and added: ‘The Messenger said this, or something like this, or something
more or less like this.’60
Zayd ibn Arqam was among the first to convert to Islam. In the early days
of his mission, God’s Messenger came together with the Muslims secretly in
his house. He was the superintendent of the Public Treasury during the
caliphates of ‘Umar and ‘Uthman. When he witnessed ‘Uthman give out from the
treasury to his relatives, he went to him and said: ‘O Commander of the
Faithful! People will feel suspicious of you, and they will no longer trust
me. Please permit me to resign.’ When ‘Abd al-Rahman ibn Abi Layla asked
this honest man to narrate a Tradition, he answered: ‘My son! I have be-come
old and forgetful. Narration from God’s Messenger is something very hard to
There is a matter in the science of Tradition, namely whether it s
absolutely necessary to narrate a Tradition word for word. Although literal
narration is better and always preferable, narration of mean-ing is
permissible on condition that the narrator is expert in the language, and
the word used to give the meaning is well-fitted to the context, and the
original has been completely forgotten. However, the Companions were very
careful in narrating Traditions literally despite this permission. For
example, one day ‘Ubayd ibn ‘Umayr narrated: The like of a hypocrite is like
sheep left between ‘rabidayn’ (two flocks). ‘Abdullah ibn ‘Umar, who was
present, objected: ‘He did not say so. I heard God’s Messenger say: The like
of a hypocrite is like a sheep between ‘ghanamayn’ (two flocks).62 The
meaning is the same; the difference is only between the words rabidayn and
The same care the Companions showed in literal narration was also shown
by the scholars or narrators belonging to the generation following the
Companions. For instance, in the presence of Sufyan ibn ‘Uyayna someone
narrated: ‘God’s Messenger forbade leaving to fermentation (an yuntabadha)
the juice (of grapes, dates and the like) in the bowls made of pumpkin and
lined with pitch’. Sufyan ibn ‘Uyayna objected and said: ‘I heard Zuhri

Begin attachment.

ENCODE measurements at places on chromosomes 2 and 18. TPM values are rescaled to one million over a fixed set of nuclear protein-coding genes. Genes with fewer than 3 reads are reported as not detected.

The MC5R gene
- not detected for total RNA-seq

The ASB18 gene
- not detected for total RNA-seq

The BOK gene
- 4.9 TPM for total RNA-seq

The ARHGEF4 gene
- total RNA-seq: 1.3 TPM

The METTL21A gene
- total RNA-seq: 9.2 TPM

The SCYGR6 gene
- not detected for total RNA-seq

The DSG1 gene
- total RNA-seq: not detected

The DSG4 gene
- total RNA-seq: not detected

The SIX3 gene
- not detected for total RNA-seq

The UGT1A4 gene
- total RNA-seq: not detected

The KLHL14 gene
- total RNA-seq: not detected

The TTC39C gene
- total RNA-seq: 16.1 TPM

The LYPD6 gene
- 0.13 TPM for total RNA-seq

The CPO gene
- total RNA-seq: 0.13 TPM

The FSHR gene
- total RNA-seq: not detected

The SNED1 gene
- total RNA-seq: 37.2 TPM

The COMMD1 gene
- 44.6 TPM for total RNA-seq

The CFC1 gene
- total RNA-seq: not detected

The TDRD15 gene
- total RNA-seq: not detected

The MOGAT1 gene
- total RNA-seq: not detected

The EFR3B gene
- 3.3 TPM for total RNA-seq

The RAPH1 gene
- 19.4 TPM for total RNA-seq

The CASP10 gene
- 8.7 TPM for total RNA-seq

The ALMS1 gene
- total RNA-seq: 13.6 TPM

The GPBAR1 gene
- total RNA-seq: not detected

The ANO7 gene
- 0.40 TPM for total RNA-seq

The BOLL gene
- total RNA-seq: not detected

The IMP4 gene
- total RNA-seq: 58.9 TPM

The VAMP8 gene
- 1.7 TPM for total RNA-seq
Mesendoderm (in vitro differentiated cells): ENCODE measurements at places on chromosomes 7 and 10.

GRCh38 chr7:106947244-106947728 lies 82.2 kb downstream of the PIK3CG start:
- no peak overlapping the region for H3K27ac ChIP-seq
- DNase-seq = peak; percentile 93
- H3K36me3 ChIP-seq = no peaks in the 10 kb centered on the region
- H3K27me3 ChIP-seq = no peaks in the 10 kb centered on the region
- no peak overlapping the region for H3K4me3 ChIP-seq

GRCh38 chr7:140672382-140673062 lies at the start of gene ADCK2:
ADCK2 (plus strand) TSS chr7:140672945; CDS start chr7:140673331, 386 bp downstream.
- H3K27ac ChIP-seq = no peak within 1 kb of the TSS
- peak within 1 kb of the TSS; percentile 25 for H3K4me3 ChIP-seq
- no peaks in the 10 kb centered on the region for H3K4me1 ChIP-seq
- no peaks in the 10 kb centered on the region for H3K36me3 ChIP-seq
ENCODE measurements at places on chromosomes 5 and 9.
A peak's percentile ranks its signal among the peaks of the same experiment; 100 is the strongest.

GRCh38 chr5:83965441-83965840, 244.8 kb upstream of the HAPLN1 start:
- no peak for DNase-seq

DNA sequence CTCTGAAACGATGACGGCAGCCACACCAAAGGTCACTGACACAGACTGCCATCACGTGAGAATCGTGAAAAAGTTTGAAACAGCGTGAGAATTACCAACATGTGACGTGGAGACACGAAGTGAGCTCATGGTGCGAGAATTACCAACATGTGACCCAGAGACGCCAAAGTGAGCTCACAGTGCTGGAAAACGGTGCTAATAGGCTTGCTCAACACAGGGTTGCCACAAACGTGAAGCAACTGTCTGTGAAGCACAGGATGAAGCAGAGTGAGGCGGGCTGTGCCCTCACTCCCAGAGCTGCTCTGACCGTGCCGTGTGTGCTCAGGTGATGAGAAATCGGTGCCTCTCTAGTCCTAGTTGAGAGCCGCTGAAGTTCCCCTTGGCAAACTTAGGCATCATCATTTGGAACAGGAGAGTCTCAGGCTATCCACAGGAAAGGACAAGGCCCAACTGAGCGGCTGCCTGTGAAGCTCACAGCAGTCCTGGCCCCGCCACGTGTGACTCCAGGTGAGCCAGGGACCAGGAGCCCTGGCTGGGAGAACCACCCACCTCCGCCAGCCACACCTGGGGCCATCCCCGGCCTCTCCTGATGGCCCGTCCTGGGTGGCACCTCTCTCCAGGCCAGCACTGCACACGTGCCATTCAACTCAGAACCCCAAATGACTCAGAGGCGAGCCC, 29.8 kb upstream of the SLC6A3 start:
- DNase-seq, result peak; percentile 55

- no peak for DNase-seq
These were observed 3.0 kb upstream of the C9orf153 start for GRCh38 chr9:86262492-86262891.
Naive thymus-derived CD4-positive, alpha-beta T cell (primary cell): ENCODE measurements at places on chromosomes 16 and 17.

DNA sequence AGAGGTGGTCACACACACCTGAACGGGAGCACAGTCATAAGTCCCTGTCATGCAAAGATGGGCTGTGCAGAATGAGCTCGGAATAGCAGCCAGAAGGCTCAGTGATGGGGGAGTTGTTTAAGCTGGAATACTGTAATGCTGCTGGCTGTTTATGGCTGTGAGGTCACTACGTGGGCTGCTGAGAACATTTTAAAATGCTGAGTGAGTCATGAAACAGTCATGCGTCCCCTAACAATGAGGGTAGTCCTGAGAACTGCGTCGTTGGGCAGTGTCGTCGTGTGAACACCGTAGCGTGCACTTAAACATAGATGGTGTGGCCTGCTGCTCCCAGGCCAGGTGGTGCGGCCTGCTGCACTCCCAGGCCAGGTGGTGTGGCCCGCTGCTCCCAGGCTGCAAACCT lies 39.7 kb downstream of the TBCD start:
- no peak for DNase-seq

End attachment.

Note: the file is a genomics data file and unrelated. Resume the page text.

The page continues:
narrate it: “God’s Messenger forbade leaving to fermentation (an yunbadha)
the juice (of grapes and dates and the like) in the bowls made of pumpkin
and lined with pitch.’63 Though of exactly the same meaning, the difference
is that as conjugation.
Bara ibn ‘Adhib related: ‘God’s Messenger advised me: Do ritual ablution
before going to bed. Then lie on your right side and say this prayer: ‘O
God, I have submitted myself to You and I have committed my affair to You; I
have sheltered in You, in fear of You and in quest of You. There is no
shelter from you except in You. I believed in Your Book You sent down and
Your Prophet You raised.’ In order to memorize the prayer immediately, I
repeated to the Messenger and said at the end of it: “and Your Messenger You
raised”. Our master corrected me, saying: and Your Prophet You raised.’64
A man has dreams in sleep, and true dreams constitute a forty-sixth of
Prophethood, since God’s Messenger had true dreams in the first six months’
period of his Prophethood, which lasted twenty-three years. Since dreams are
therefore related to Prophethood, the Messenger corrected Bara ibn ‘Adhib.
This care was shown by almost all of the Companions, who studied the
Traditions they heard from God’s Messenger and discussed them, their meaning
and connotations. The Messenger, upon him be peace and blessings, commanded
them: Commit Traditions to memory and study them. Some of them are
associated with some others. Therefore, come together and discuss them.65
56. Bukhari, “Istitaba,” 6; Abu Dawud, “Sunna,” 28.
57. I. Ma’ja, “Muqaddima,” 3.
58. Bukhari, “‘Ilm,” 38; Muslim, “Zuhd,” 72.
59. Darimi, “Muqaddima,” 25.
60. Dhahabi, Siyaru A’lam al-Nubala’, 4.263.
61. I. Ma’ja, “Muqaddima,” 3.
62. Abu Dawud al-Tayalisi, Musnad, 248.
63. Khatib al-Baghdadi, al-Kifaya fi ‘Ilm al-Riwaya, 178.
64. Bukhari, “Da‘awat,” 6.
65. Darimi, “Muqaddima,” 51.